With AT&T acquiring DirecTV last year for over $45 billion, many wondered what AT&T was going to do with its existing cable service platform, U-verse. AT&T said the acquisition would allow the company to expand its service offering, but that still left many questions marks. Recently, the company has bundled DirecTV with AT&T's cell phone service, essentially marking the end to U-verse as its primary option. Now, AT&T is putting an end to pushing U-Verse as it phases customers into DirecTV.
AT&T announced this week that is will be slowly bringing U-verse marketing efforts to an end and will transition to DirecTV as the suggested offer. The company has already halted production on set-top boxes for the service, and soon be offering incentives to existing customers to make the switch to the satellite platform. AT&T said that DirecTV has both cheaper hardware and programming costs. The company lost over 240,000 U-verse customers over the last quarter as well, so it makes financial sense for this decision to happen. In contrast, DirecTV saw an increase of 214,000 customers.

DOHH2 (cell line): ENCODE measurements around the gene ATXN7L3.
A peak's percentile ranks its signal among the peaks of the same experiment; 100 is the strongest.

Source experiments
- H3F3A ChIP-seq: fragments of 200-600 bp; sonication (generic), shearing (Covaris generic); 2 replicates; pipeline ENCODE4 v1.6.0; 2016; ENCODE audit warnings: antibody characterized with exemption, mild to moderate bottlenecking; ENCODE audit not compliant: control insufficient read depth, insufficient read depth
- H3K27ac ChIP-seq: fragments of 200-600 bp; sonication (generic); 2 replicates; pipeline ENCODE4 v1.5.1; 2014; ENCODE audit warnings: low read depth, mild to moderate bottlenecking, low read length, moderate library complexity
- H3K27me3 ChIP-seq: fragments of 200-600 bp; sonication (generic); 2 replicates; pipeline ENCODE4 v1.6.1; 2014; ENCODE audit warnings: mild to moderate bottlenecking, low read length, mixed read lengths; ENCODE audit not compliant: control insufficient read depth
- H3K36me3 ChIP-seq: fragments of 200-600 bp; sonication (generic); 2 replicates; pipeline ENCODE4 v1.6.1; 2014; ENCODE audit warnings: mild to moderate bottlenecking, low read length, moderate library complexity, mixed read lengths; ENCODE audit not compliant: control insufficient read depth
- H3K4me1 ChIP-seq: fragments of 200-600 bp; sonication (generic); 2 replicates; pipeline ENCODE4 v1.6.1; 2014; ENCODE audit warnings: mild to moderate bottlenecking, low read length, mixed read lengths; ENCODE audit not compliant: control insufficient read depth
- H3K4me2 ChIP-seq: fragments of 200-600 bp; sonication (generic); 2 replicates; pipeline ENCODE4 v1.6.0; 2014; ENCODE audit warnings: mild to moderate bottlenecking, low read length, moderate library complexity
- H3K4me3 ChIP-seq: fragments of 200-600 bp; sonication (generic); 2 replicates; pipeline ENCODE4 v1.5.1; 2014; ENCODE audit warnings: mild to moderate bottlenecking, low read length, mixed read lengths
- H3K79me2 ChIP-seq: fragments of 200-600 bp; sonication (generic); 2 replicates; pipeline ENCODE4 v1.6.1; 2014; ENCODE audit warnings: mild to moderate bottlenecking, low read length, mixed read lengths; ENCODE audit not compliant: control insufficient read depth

Additionally, AT&T announced a three-stage plan that will be executed over three years. The end result will be a hub-like system where all AT&T services will be brought together to allow video to be sent to any device on the network.
However, the company said that it will not be completely turning off U-verse. Brad Burns, an AT&T spokesperson, said that the company will still support the platform and its existing customers who elect to stay.
To realize the many benefits of our DirecTV acquisition, we are leading our video marketing approach with DirecTV. However, our first priority is to listen to our customers and meet their needs, and if we determine a customer will be better served with the U-verse product, we offer attractive and compelling options.
U-verse already has a limited market, with only a select number of cities having the service available. DirecTV provides the nationwide coverage that is synonymous with AT&T's wireless service. That, along with less expensive programming costs, cheaper hardware, a well-known name and better content selection, consumers will likely be more apt to choose DirecTV if given the option of both anyway.